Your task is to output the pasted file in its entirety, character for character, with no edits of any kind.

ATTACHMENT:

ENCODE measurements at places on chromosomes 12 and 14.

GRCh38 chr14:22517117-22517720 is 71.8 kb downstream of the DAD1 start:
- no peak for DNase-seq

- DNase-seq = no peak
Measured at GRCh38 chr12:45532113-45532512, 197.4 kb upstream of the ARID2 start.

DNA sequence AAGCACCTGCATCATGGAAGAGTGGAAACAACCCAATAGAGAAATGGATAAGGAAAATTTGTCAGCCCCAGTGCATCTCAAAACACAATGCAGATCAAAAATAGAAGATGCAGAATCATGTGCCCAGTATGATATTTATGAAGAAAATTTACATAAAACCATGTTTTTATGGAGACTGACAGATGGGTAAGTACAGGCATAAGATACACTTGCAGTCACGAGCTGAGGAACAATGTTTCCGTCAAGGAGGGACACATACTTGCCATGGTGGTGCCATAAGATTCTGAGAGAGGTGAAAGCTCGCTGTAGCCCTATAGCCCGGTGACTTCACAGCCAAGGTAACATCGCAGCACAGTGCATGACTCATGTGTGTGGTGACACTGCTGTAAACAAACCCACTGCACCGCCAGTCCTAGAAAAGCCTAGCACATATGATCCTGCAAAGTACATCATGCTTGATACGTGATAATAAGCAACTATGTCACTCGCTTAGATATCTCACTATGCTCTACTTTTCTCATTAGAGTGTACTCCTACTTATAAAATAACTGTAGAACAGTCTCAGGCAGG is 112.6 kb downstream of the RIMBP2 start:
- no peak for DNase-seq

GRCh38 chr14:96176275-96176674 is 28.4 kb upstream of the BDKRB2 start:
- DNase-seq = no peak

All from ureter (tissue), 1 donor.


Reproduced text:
ENCODE measurements at places on chromosomes 12 and 14.

GRCh38 chr14:22517117-22517720 is 71.8 kb downstream of the DAD1 start:
- no peak for DNase-seq

- DNase-seq = no peak
Measured at GRCh38 chr12:45532113-45532512, 197.4 kb upstream of the ARID2 start.

DNA sequence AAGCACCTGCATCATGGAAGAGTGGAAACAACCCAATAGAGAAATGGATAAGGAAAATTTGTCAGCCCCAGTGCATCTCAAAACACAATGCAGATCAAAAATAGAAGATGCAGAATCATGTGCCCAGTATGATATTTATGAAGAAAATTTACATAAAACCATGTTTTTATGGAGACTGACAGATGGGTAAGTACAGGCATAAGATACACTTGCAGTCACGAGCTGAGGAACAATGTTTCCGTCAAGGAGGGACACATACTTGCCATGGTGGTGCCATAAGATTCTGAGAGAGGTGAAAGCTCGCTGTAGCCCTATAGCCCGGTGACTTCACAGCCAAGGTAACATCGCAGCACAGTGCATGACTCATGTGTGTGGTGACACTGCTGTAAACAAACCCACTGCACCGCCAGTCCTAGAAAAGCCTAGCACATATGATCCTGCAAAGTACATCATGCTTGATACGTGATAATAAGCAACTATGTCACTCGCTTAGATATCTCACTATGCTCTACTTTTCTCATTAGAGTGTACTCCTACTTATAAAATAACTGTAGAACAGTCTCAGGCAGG is 112.6 kb downstream of the RIMBP2 start:
- no peak for DNase-seq

GRCh38 chr14:96176275-96176674 is 28.4 kb upstream of the BDKRB2 start:
- DNase-seq = no peak

All from ureter (tissue), 1 donor.